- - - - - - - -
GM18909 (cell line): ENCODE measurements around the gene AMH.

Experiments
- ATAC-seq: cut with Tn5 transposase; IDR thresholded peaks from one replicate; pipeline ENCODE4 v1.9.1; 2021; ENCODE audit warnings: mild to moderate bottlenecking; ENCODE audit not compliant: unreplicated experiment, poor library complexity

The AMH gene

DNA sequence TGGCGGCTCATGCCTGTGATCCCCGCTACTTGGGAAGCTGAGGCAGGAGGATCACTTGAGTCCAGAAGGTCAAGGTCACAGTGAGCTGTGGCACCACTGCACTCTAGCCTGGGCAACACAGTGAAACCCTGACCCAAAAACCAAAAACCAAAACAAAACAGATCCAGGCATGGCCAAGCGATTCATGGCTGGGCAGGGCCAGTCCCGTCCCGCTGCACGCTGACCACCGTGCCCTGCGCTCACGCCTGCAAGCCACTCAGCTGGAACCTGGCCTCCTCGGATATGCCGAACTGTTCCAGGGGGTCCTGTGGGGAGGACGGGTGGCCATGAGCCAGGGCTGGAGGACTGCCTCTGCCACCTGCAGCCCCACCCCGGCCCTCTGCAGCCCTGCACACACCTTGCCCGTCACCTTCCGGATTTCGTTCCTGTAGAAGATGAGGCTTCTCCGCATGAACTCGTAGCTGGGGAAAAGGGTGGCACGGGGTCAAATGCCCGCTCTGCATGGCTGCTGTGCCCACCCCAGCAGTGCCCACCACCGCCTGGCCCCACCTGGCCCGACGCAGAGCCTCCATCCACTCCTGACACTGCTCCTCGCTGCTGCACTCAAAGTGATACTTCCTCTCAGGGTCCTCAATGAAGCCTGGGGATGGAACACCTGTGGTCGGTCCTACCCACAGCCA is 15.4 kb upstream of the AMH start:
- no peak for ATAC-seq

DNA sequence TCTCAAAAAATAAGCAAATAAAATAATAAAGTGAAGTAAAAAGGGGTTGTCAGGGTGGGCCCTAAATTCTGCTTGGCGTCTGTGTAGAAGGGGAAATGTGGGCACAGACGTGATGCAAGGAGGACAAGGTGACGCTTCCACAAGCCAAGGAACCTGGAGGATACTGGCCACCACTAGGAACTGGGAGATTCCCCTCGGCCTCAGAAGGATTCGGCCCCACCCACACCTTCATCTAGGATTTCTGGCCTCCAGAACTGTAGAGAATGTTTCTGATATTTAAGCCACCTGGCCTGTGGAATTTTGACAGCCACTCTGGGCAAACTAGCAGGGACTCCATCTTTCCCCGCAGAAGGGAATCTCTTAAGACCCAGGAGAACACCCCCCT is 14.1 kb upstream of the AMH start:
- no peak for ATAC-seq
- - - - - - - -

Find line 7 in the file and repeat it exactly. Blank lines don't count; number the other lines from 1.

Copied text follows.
DNA sequence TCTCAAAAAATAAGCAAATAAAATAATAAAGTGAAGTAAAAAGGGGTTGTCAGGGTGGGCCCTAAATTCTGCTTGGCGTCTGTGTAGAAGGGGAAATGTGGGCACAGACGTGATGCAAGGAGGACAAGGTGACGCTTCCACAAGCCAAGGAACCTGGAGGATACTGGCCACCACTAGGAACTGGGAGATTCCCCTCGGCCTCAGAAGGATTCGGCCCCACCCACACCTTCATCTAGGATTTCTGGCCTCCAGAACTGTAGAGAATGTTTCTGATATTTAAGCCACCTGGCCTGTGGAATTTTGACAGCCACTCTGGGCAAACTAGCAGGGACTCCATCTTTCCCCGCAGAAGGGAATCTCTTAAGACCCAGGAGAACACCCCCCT is 14.1 kb upstream of the AMH start: